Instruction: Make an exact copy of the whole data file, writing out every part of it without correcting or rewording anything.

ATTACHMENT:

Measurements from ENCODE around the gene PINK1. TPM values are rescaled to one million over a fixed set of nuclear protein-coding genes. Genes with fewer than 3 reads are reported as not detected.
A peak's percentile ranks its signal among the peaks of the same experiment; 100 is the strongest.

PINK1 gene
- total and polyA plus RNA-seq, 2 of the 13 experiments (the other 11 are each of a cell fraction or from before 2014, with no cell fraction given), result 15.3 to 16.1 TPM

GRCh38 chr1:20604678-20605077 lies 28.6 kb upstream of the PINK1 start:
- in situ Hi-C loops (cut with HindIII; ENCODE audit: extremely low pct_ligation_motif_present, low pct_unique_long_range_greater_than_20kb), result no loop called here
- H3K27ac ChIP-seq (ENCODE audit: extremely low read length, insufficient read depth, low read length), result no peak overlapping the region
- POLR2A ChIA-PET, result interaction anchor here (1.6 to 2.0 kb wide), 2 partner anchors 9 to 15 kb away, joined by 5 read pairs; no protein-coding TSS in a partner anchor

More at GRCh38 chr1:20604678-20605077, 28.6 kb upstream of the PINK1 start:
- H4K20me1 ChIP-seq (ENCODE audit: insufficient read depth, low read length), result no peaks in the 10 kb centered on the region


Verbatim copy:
Measurements from ENCODE around the gene PINK1. TPM values are rescaled to one million over a fixed set of nuclear protein-coding genes. Genes with fewer than 3 reads are reported as not detected.
A peak's percentile ranks its signal among the peaks of the same experiment; 100 is the strongest.

PINK1 gene
- total and polyA plus RNA-seq, 2 of the 13 experiments (the other 11 are each of a cell fraction or from before 2014, with no cell fraction given), result 15.3 to 16.1 TPM

GRCh38 chr1:20604678-20605077 lies 28.6 kb upstream of the PINK1 start:
- in situ Hi-C loops (cut with HindIII; ENCODE audit: extremely low pct_ligation_motif_present, low pct_unique_long_range_greater_than_20kb), result no loop called here
- H3K27ac ChIP-seq (ENCODE audit: extremely low read length, insufficient read depth, low read length), result no peak overlapping the region
- POLR2A ChIA-PET, result interaction anchor here (1.6 to 2.0 kb wide), 2 partner anchors 9 to 15 kb away, joined by 5 read pairs; no protein-coding TSS in a partner anchor

More at GRCh38 chr1:20604678-20605077, 28.6 kb upstream of the PINK1 start:
- H4K20me1 ChIP-seq (ENCODE audit: insufficient read depth, low read length), result no peaks in the 10 kb centered on the region